Chinese Foreign Minister Wang Yi hit all the right cords when he spoke virtually with his Saudi counterpart, Prince Faisal Bin Farhan, at a meeting of the China-Saudi Arabia High-Level Joint Committee last month.
Mr. Wang told Mr. Bin Farhan: “China attaches great importance to the development of China-Saudi Arabia relations and puts Saudi Arabia at a priority position in China’s overall diplomacy, its diplomacy with the Middle East region in particular.”
Mr. Xi will likely meet Crown Prince Mohammed bin Salman at a Group of 20 summit in Bali later this month.
The Saudi reports did not mention the Chinese leader stopping in other countries, particularly Iran.
The reports’ focus on the kingdom and Mr. Wang’s remarks boosted Saudi hopes that Beijing may abandon its balancing act between Saudi Arabia and the Islamic republic.
“This statement has been what the Saudis sought for at least ten years. The Saudi leadership quietly but persistently urged Beijing to decide which ally was more important — Riyadh or its biggest rival Iran,” said Steve Rodan, author of the China in the Middle East newsletter.
That may be jumping to conclusions.
The timing of a possible Xi visit to exploit strains in Saudi-US relations makes perfect sense.
However, the optics of Mr. Xi bypassing Iran because of sustained anti-government protests may distort the reality of a continued Chinese effort to strike a balance in its regional relationships.
If anything, US and European sanctions against Russia in response to its invasion of Ukraine have magnified Iran’s importance as China, and Central Asian, and Caucasian nations put flesh on efforts to create a viable transport corridor to Europe that circumvents Russian territory.
Moreover, the potential timing of a Xi visit also takes on added significance after Saudi Arabia shared intelligence with the United States that warned of an imminent Iranian attack on targets in the kingdom and predominantly Kurdish northern Iraq.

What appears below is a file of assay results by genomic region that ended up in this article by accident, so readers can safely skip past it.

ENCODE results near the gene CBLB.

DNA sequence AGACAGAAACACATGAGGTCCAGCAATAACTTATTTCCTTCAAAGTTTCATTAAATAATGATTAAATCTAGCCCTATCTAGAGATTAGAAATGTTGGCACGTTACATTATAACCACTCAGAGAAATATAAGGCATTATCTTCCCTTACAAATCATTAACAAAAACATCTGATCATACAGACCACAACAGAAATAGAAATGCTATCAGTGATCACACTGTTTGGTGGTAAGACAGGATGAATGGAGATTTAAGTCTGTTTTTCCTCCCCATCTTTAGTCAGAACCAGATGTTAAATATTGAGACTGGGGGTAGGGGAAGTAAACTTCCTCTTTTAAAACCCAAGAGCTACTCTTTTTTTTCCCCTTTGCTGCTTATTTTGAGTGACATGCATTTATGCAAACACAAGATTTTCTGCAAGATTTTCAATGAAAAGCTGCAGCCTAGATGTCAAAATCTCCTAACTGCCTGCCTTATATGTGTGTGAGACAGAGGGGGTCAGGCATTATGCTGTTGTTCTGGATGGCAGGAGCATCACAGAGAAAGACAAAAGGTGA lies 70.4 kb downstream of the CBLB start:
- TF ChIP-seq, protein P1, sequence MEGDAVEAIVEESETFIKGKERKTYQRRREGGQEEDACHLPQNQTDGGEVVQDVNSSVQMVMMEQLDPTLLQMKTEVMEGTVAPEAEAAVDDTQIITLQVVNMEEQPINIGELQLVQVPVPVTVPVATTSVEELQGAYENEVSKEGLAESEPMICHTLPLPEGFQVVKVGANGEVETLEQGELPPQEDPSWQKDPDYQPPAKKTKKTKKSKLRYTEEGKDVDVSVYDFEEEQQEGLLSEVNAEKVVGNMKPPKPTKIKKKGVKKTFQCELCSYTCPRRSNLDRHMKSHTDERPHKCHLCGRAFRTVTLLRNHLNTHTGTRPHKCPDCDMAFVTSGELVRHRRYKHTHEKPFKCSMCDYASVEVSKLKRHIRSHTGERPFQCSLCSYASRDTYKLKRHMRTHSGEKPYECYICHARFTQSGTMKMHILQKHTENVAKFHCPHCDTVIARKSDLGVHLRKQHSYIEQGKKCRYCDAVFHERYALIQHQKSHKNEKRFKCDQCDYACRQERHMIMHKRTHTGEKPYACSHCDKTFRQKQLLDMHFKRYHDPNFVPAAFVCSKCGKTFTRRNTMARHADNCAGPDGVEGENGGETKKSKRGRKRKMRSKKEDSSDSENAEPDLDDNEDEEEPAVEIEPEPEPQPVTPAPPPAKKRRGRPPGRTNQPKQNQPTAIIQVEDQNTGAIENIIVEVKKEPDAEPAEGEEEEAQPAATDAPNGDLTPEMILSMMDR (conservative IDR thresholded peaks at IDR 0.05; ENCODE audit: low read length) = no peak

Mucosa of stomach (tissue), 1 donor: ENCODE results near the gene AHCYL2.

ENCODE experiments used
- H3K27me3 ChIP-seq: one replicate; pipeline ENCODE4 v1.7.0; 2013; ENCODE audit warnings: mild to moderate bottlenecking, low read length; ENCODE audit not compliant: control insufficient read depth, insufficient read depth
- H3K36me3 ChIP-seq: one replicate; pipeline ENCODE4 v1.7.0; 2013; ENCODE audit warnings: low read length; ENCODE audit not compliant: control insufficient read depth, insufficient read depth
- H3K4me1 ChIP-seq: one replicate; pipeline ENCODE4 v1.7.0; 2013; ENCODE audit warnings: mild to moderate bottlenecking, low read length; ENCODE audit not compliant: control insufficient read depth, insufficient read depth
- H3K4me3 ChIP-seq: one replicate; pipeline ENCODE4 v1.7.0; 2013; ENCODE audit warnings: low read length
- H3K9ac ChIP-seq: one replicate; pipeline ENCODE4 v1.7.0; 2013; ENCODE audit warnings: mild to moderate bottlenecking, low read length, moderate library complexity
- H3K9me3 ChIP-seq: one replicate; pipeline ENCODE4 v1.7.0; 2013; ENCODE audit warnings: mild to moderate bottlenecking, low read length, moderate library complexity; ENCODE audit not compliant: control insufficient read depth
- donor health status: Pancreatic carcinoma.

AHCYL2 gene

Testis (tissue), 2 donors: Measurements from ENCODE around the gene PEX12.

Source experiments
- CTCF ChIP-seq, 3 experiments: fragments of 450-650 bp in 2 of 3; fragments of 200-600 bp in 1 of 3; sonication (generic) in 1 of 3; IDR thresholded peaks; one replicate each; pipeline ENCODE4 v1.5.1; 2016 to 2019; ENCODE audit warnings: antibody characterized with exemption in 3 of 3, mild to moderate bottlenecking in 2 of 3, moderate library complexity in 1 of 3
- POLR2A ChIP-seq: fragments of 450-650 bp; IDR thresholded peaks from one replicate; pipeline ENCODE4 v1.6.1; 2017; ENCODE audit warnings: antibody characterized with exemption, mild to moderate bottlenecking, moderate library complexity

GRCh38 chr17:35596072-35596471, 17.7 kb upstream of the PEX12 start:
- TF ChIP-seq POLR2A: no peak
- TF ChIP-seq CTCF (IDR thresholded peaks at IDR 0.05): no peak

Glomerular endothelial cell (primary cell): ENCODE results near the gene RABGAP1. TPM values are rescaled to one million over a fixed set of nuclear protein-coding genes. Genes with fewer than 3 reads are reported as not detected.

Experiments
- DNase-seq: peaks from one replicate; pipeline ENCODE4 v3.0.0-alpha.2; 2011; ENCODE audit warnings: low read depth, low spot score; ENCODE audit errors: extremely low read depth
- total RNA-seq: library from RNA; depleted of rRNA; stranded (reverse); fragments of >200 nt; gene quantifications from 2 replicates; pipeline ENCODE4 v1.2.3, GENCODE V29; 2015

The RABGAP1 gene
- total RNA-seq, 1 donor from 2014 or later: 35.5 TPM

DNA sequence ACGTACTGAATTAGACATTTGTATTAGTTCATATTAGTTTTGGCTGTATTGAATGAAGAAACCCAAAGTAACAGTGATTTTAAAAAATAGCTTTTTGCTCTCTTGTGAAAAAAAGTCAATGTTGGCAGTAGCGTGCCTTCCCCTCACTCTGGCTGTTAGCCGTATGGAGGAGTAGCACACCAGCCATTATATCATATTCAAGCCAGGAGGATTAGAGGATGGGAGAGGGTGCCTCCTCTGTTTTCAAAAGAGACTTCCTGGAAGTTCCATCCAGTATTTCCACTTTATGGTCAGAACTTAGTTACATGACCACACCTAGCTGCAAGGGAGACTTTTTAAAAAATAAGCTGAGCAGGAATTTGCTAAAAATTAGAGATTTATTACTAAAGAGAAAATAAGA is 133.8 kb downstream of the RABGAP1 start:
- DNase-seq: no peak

In response, the US and other Gulf countries have raised the level of alert for their military forces.
Saudi officials said the attacks would bolster Iran’s contention that the United States, Saudi Arabia, and Israel had instigated the more than six-week-long protests that have rattled the regime in Tehran.
Last month, Iran said it had arrested nine European nationals for their alleged role in the protests.
Iranian security forces have cracked down on protesters most brutally in the Kurdish and Baloch provinces of the countries where ethnic tensions have long simmered and alleged past foreign support hoped to spark unrest that would destabilize the regime.
In the past two months, Iran has launched missile and drone attacks on Iranian Kurdish targets in northern Iraq. In one instance, a US warplane downed an Iranian projectile headed toward the Iraqi Kurdish city of Erbil.
In September, Maj. Gen. Hossein Salami, commander of Iran’s Islamic Revolutionary Guard Corps, warned Saudi Arabia to rein in coverage of the protests by a Saudi-backed, London-based, Farsi-language satellite news channel, Iran International, which is widely followed in Iran.